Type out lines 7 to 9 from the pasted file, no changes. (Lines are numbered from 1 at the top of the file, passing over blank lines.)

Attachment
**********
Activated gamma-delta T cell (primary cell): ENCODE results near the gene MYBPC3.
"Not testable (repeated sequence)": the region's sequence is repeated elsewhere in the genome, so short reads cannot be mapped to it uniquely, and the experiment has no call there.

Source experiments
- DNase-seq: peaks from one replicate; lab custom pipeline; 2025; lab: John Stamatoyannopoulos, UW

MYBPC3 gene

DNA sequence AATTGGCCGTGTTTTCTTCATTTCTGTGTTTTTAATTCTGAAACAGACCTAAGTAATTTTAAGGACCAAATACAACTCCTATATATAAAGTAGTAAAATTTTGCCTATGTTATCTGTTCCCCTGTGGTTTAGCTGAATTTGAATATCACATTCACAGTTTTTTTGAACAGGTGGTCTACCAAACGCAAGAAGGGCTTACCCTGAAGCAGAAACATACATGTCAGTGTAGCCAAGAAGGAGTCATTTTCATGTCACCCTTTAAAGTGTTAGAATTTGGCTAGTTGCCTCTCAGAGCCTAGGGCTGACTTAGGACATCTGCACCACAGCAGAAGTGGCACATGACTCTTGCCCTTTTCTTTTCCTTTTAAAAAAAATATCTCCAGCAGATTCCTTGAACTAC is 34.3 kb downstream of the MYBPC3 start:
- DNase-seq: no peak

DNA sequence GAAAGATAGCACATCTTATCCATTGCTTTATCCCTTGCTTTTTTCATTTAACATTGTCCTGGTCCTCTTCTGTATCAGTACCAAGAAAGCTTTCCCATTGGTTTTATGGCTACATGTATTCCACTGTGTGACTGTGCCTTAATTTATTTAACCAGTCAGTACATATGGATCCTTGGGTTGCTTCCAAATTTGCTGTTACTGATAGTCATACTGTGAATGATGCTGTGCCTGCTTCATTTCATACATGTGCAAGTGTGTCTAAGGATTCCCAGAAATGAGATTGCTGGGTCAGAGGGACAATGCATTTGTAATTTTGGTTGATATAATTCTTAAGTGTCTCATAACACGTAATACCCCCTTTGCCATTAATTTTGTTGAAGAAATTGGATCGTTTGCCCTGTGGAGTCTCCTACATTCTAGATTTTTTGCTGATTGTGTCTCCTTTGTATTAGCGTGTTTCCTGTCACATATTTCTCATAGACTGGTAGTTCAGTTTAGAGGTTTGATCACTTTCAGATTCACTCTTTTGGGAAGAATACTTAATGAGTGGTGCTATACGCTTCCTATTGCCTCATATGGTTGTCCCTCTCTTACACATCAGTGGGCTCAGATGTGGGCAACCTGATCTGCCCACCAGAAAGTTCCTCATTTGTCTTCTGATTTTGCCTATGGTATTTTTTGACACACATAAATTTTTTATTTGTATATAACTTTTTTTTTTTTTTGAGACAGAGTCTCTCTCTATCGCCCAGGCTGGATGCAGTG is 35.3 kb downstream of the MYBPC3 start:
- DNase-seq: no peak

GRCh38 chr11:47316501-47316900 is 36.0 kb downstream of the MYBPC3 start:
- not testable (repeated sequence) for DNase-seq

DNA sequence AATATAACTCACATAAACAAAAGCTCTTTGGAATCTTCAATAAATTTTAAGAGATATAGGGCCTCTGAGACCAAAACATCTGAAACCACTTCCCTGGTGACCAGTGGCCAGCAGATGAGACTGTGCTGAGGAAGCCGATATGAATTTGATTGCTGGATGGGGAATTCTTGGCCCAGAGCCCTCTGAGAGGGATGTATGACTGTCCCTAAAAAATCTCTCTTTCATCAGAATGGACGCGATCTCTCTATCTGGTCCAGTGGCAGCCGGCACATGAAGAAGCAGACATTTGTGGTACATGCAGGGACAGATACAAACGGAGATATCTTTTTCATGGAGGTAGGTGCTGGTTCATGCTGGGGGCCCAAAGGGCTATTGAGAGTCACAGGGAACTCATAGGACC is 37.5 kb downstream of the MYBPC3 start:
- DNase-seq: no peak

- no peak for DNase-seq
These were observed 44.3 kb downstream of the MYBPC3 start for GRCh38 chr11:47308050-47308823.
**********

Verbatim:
- DNase-seq: no peak

DNA sequence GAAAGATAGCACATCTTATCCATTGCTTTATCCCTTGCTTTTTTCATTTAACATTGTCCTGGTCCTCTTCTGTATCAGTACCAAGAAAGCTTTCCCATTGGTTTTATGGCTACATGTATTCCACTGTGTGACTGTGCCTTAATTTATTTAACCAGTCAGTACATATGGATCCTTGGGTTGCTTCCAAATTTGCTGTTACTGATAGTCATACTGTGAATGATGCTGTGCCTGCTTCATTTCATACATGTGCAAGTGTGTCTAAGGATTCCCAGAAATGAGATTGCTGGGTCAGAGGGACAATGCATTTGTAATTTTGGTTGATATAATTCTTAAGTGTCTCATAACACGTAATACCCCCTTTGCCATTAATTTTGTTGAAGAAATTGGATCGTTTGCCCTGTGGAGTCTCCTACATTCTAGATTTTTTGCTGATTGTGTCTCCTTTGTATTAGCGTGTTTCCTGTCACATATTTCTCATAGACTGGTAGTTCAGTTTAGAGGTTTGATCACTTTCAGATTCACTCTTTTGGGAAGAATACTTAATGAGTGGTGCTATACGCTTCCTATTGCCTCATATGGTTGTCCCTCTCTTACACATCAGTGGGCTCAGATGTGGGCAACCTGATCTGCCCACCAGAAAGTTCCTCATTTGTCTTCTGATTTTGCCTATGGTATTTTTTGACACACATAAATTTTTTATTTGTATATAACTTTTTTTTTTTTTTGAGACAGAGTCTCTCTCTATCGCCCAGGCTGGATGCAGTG is 35.3 kb downstream of the MYBPC3 start:
- DNase-seq: no peak